Nelson Mandela Timeline 1990-1999

Nelson Mandela Timeline 1800-2013

Nelson Mandela Timeline 1990-1999

May, The second plenary meeting of Convention for a Democratic South Africa (Codesa) is held, but the working group dealing with constitutional arrangements deadlocks when the African National Congress (ANC) and the government cannot reach agreement on certain constitutional principles. Codesa's management committee is asked to find a way out of the log-jam.

1990
2 February, At the opening of parliament FW de Klerk surprises everyone by unbanning all political parties, including the South African Communist Party, and the release of all poltical prisoners not guilty of violent crimes.
11 February, Mandela is released from Victor Verster Prison
19 February, Nelson Mandela was issued with his first South African passport on 19 February 1990, 8 days after he was released from prison. It was this passport (with his second name "Rolihlahla" spelt incorrectly as "Rolilahla") that he used to embark on a tour of some of the African states that had supported the South African liberation struggle, including Zambia, Tanzania, Zimbabwe and Ethiopia.
Nadja Manghezi, who was working at the Solomon Mahlangu Freedom College in Tanzania in March 1990, made the photograph on the left of Mr Mandela's passport, available to the Nelson Mandela Foundation Archive. 
March, Mandela travels to Lusaka to meet the ANC's national executive committee. He then travels to Sweden to meet the ANC President Oliver Tambo, but cuts short the rest of his proposed trip abroad as a result of increased unrest within South Africa
2 May, African National Congress (ANC) and government teams meet at Groote Schuur. Mandela heads the ANC delegation.
June, Nelson Mandela began a six-week tour of Europe, the United Kingdom, North America and Africa. His reception by heads of state, and hundreds of thousands of citizens of the countries he visited, confirms his stature as an internationally respected leader
July, Nelson Mandela attends the Organisation of African Unity (OAU) summit held in Addis Ababa, Ethiopia, but has to leave for Kenya when he contracts pneumonia.
29 July, The South African Communist Party (SACP) is relaunched at the Soweto Stadium with a crowd of 50 000 - in the following fifteen months the SACP membership shoots up to 25 000 at a time when communist parties around the world are in decline
August, Talks between the African National Congress (ANC) and the South African government resume and in the same month Mandela visits Norway. This is followed by visits to Zambia, India and Australia.
6 August, The Pretoria Minute is signed which proclaims that the ANC suspends all armed activity
December, A Cabinet 'bosberaad' (council) is held at a game lodge to discuss the Harare Declaration and the release of Mandela.
1991
29 January, Mandela meets Chief Mangosuthu Buthelezi at the Royal Hotel In Durban for 8 hours and agree to promote peace.
February, Mandela meets with Chief Mangosuthu Buthelezi, President of the Inkatha Freedom Party (IFP), in an attempt to put an end to the violence sweeping through Natal and the Transvaal. However, despite their pledges to work towards peace, the violence continues. Mandela issues an ultimatum to the government, setting a deadline by which it has to end the violence, and fire the Ministers of Defence and Law and Order. He indicates that the African National Congress (ANC) will quit the negotiation process if these demands are not met. However, the government fails to meet these demands.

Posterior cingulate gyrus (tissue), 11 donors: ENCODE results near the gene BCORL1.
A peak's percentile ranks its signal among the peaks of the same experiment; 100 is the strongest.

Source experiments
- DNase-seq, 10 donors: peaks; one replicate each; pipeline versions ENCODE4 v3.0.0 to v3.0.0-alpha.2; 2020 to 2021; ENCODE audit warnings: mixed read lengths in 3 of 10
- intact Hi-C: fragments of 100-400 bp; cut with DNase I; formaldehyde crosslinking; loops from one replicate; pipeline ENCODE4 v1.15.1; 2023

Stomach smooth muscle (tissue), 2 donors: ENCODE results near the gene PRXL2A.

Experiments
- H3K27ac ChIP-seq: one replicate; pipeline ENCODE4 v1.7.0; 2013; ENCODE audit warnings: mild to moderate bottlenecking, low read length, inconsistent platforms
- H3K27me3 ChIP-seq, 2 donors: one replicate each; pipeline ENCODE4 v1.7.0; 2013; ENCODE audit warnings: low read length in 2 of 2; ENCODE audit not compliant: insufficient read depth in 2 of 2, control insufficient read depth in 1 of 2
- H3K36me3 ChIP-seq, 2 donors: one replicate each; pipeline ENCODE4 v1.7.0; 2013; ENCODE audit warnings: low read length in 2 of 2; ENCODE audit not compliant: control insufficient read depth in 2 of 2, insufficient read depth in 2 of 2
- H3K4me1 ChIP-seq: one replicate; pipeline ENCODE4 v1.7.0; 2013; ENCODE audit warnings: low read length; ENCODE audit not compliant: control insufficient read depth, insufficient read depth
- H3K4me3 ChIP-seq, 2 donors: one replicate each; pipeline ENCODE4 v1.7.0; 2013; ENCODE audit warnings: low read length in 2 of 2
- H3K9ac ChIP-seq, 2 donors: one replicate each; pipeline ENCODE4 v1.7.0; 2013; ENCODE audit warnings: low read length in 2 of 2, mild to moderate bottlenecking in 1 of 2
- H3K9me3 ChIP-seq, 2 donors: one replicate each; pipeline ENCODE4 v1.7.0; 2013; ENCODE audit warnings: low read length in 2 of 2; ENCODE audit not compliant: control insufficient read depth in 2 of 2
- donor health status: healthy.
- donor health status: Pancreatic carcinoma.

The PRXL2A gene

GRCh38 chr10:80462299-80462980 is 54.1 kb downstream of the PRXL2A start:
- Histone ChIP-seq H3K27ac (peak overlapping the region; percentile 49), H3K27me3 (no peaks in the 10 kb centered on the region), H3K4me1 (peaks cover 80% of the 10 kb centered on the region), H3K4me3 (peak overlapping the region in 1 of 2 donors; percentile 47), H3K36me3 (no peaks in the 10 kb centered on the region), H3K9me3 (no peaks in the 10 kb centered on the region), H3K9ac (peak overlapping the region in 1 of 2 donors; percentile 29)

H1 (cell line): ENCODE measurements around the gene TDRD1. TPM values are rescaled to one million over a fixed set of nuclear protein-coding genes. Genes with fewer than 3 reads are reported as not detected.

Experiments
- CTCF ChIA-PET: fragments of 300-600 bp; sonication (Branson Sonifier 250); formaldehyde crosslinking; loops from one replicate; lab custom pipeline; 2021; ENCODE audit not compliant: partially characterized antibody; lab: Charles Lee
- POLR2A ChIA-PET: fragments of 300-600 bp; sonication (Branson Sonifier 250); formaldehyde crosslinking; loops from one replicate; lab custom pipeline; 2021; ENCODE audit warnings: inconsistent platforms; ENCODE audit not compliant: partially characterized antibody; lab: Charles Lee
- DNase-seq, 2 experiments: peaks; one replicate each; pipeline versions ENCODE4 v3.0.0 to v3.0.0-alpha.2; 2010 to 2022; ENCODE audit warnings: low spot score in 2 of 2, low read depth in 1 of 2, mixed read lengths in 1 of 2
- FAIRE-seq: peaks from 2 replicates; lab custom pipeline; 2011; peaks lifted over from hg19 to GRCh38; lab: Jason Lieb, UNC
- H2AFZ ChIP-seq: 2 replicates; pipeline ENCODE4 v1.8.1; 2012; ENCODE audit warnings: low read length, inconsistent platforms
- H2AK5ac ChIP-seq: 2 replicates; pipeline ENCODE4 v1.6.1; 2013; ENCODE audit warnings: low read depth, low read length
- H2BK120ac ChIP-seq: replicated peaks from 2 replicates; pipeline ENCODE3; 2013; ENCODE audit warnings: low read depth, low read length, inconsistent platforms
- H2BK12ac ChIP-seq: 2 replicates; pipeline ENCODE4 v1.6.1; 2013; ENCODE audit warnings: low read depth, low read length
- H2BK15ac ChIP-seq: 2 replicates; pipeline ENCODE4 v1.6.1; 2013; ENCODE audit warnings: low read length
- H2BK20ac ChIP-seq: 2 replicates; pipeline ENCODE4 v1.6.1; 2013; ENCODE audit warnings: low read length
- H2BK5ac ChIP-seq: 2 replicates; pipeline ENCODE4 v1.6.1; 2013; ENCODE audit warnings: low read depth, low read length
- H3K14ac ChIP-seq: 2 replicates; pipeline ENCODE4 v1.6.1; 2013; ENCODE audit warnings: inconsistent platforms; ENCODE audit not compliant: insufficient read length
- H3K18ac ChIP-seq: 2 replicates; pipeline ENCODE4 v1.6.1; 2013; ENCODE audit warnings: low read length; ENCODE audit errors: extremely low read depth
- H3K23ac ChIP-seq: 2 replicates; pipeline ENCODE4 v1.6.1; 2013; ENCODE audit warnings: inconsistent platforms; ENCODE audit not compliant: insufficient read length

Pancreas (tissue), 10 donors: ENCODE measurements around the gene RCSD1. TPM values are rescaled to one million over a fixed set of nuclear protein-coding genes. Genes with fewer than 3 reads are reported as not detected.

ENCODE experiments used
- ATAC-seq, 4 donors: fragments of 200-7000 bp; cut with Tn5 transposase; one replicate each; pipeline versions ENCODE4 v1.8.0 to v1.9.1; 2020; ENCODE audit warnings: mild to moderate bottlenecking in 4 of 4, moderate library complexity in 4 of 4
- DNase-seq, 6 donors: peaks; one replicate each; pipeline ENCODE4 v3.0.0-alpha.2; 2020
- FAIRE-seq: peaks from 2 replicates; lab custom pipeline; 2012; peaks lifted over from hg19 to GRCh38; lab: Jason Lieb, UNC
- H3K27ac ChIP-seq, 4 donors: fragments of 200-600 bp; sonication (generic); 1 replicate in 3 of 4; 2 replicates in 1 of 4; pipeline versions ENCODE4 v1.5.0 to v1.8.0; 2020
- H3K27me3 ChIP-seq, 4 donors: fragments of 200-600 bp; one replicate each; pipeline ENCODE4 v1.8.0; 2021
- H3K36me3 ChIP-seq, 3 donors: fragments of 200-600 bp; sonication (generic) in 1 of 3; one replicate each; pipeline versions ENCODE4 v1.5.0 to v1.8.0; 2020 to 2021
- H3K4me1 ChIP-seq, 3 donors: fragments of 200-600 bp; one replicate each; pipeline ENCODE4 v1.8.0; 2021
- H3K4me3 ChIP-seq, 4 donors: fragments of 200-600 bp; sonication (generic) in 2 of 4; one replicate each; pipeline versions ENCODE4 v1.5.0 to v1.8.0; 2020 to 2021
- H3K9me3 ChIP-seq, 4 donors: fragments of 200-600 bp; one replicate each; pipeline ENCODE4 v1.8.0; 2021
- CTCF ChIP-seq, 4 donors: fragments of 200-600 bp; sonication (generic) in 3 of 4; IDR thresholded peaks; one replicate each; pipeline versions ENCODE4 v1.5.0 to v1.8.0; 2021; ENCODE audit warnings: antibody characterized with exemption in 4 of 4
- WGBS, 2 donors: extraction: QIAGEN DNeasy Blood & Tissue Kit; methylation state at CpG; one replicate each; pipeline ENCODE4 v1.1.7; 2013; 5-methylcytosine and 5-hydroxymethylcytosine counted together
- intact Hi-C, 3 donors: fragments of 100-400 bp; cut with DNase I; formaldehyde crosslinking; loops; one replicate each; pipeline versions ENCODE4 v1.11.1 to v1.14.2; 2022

April, Mandela attended a meeting between the ANC and the Pan African Congress in Harare where they resolved to work together to oppose apartheid. A joint sub-committee was established to approach the European Community to reverse its decision to lift bans on steel imports from South Africa. The meeting also resolved to convene a conference of anti-apartheid organisation to support the demand for a national constituent assembly
1 April, Mandela meets Chief Mangosuthu Buthelezi and raises his distrust of F W de Klerk .
June, Mandela attends the Organisation of African Unity (OAU) summit in Abuja, Nigeria, after which he travels to the United Kingdom and Belgium.
July, The ANC conference held in Durban, Nelson Mandela was elected ANC president, succeeding an ailing Oliver Tambo.
2 July, The African National Congress (ANC) holds its first national conference in 30 years inside the country in Durban, with over 2 000 delegates and elects a new National Executive. Nelson Mandela is elected as President of the organisation, succeeding an ailing Oliver Tambo .
August, Nelson Mandela travels to South America.
September, Mandela signs the National Peace Accord on behalf of the African National Congress (ANC). This agreement between a number of political organisations, including the ANC, the Inkatha Freedom Party (IFP) and the National Party (NP), establishes structures and procedures to attempt to end political violence, which has become widespread.
October, A meeting of the Patriotic Front is held in Durban in an attempt to bring together all anti-apartheid groupings in the country. All attend with the exception of Azanian People's Organisation (Azapo). Policy regarding future negotiations is formulated and the African National Congress (ANC) and the Pan African Congress (PAC) begin preparatory meetings for the Convention for a Democratic South Africa (Codesa). However, the PAC cannot see it's way clear to participating in the convention.
November, Mandela travels to West Africa.
December, The first meeting of Convention for a Democratic South Africa (Codesa), set up to negotiate procedures for constitutional change, is held. At the end of the plenary session, after F W de Klerk raises the question of disbanding Umkhonto we Sizwe (MK), Mandela delivers a scathing personal verbal attack on him. Mandela argues that even the head of an illegitimate, discredited minority regime should have certain moral standards'.
Mandela meets United States President, George Bush.
1992
Mandela receives a joint award with F W de Klerk in Spain - the Prince of the Asturias Prize for International Co-operation.